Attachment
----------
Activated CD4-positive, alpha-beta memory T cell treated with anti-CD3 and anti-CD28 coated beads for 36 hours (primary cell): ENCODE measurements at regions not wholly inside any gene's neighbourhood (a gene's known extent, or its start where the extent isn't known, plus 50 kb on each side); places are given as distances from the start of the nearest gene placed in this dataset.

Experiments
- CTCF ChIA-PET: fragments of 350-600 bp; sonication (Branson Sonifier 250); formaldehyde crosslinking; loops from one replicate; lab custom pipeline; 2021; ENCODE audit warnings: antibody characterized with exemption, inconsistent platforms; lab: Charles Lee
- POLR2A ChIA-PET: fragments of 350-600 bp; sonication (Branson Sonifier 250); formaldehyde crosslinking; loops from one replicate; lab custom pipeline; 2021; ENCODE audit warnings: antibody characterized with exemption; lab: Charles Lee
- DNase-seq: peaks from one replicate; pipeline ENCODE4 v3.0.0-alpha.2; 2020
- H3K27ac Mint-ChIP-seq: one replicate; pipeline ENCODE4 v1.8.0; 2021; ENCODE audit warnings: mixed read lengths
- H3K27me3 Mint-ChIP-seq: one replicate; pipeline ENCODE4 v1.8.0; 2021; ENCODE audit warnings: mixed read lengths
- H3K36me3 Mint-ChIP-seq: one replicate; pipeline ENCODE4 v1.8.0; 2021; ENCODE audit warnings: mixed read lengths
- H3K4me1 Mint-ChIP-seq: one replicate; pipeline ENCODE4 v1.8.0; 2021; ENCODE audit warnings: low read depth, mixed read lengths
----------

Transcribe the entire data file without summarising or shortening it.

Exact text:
Activated CD4-positive, alpha-beta memory T cell treated with anti-CD3 and anti-CD28 coated beads for 36 hours (primary cell): ENCODE measurements at regions not wholly inside any gene's neighbourhood (a gene's known extent, or its start where the extent isn't known, plus 50 kb on each side); places are given as distances from the start of the nearest gene placed in this dataset.

Experiments
- CTCF ChIA-PET: fragments of 350-600 bp; sonication (Branson Sonifier 250); formaldehyde crosslinking; loops from one replicate; lab custom pipeline; 2021; ENCODE audit warnings: antibody characterized with exemption, inconsistent platforms; lab: Charles Lee
- POLR2A ChIA-PET: fragments of 350-600 bp; sonication (Branson Sonifier 250); formaldehyde crosslinking; loops from one replicate; lab custom pipeline; 2021; ENCODE audit warnings: antibody characterized with exemption; lab: Charles Lee
- DNase-seq: peaks from one replicate; pipeline ENCODE4 v3.0.0-alpha.2; 2020
- H3K27ac Mint-ChIP-seq: one replicate; pipeline ENCODE4 v1.8.0; 2021; ENCODE audit warnings: mixed read lengths
- H3K27me3 Mint-ChIP-seq: one replicate; pipeline ENCODE4 v1.8.0; 2021; ENCODE audit warnings: mixed read lengths
- H3K36me3 Mint-ChIP-seq: one replicate; pipeline ENCODE4 v1.8.0; 2021; ENCODE audit warnings: mixed read lengths
- H3K4me1 Mint-ChIP-seq: one replicate; pipeline ENCODE4 v1.8.0; 2021; ENCODE audit warnings: low read depth, mixed read lengths